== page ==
Social Anxiety and Avoidance in the Job Search

Each of us has different orientations that influence how we tackle a new challenge or a stressful situation, like a job interview. How we naturally approach obstacles influences our motivation.  

Our feelings can influence our actions and engagement with our search, impacting how we approach or avoid certain situations. Approach motivation drives us when we are motivated by a positive outcome, like a landing a good job. We are motivated by avoidance when we want to bypass a negative experience, like getting rejected.

Our brains are wired to avoid things that feel bad, trigger negative emotions, or physically hurt. This can lead to feelings of anxiety and nervousness. But if something makes us happy or gives us pleasure, we’re more likely to do it again.

Approach and Avoidance in Your Job Search

Approach-avoidance motivations play a significant role in our job hunt.  When looking for a job, some of us are excited to do what it takes to be successful, actively seeking out new postings and networking opportunities, while others are more hesitant.

It’s important to note that approach-avoidance motivations aren’t fixed. They can be influenced by various factors, such as financial need or the desire to fit in with others.

Approach Motives

There are many reasons why we might look for a new job. For example, we might need to find a job quickly to pay the bills. Research shows that people with financial motivations are more likely to successfully find a job. But, this can also make us willing to take any job, even when it isn’t a ‘good fit’ for us. Another reason we might be looking is to find a job that aligns with our values and interests. This is often referred to as the ‘person-job fit motive.’  People with strong person-job fit motivation are more selective and tend to produce higher-quality applications that resonate with recruiters.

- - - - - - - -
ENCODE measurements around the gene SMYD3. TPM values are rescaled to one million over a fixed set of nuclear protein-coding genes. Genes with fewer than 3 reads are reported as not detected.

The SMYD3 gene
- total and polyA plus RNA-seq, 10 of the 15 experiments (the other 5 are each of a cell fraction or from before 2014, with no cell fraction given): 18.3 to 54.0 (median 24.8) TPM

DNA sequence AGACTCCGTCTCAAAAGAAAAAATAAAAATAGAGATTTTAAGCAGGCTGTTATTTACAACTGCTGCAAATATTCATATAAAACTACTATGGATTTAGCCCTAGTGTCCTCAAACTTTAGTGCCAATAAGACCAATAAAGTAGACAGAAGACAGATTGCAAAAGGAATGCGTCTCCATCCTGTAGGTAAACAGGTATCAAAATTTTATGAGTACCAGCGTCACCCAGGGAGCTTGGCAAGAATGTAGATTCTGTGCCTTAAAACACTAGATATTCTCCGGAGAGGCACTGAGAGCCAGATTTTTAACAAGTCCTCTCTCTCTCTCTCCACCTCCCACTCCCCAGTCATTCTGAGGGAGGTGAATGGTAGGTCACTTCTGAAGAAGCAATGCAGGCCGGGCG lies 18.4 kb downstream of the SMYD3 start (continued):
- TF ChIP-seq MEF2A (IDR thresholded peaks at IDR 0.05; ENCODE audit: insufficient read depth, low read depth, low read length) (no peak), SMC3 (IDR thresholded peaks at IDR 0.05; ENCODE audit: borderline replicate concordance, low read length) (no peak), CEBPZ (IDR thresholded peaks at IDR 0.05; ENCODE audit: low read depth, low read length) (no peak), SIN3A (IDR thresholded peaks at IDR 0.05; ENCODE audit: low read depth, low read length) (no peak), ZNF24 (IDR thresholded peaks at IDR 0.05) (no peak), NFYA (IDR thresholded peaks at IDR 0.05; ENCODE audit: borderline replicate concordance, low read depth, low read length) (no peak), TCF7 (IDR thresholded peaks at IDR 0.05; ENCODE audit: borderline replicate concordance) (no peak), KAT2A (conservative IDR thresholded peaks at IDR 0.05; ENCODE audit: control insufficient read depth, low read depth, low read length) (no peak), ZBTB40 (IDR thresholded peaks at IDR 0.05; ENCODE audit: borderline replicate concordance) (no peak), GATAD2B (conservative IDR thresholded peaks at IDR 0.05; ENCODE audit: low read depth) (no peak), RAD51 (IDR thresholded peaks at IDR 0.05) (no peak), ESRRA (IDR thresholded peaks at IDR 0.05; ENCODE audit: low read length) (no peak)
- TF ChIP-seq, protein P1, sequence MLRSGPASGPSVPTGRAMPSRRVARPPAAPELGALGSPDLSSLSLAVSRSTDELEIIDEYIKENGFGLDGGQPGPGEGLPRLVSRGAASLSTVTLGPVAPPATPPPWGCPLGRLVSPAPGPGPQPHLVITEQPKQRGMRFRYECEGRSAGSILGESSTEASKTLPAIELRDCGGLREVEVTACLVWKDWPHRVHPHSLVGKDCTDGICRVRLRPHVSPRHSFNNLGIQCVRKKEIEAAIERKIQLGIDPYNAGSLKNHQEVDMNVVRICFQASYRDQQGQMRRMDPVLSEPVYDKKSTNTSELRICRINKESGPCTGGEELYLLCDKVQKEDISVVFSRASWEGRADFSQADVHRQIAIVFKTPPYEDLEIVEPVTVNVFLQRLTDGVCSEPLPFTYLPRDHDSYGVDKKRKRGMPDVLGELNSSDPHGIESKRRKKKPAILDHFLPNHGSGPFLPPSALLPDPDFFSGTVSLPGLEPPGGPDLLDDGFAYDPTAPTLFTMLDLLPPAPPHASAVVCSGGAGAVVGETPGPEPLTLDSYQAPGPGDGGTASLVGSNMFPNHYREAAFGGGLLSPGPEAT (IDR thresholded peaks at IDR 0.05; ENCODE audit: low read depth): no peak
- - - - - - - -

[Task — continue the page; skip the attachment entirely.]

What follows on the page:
Avoidance Motives

Low expectations for ourselves and our job search can produce avoidance motives. If we expect ourselves to fail or don’t think there are many job opportunities, we might have a “let’s just get this over with” attitude. This can happen if we’ve been rejected frequently or feel underqualified for our ideal job. Low market demands can also play a part in shaping these expectations.

Isolation and Social Anxiety

Our avoidance motives can also affect other parts of our lives. If we lose our job, we might lose our work, friends and community, which can make us feel isolated. This, along with the stigma of now being “unemployed,” can create a vicious cycle. While we crave human connection, the shame and fear of rejection can make us opt out of social opportunities, like networking events or grabbing coffee with friends. This limits the variety of techniques we use in our job search and can make it harder for us to find a job.

In part two of this blog, we’ll talk about how to cope with these feelings and overcome avoidance to be successful in our job search.

Final Thoughts

When looking for a job, it’s important to know what makes us want to use particular techniques and avoid others. This awareness can help us understand that it’s natural to avoid things that make us uncomfortable, but these are barriers we can overcome. 

 It can be tough to talk to people and make connections when we’re feeling nervous or isolated. But talking to people and building connections is important when looking for a job, no matter if we’re unemployed or want to change careers. There are many tips to reduce social anxiety- and we’ll explore these in part two- but the best place to start is by taking small steps towards getting things done and connecting with the people who care about you most. By stacking a few quality interactions over time, you can build a powerful career tool that can lead to many positive outcomes.

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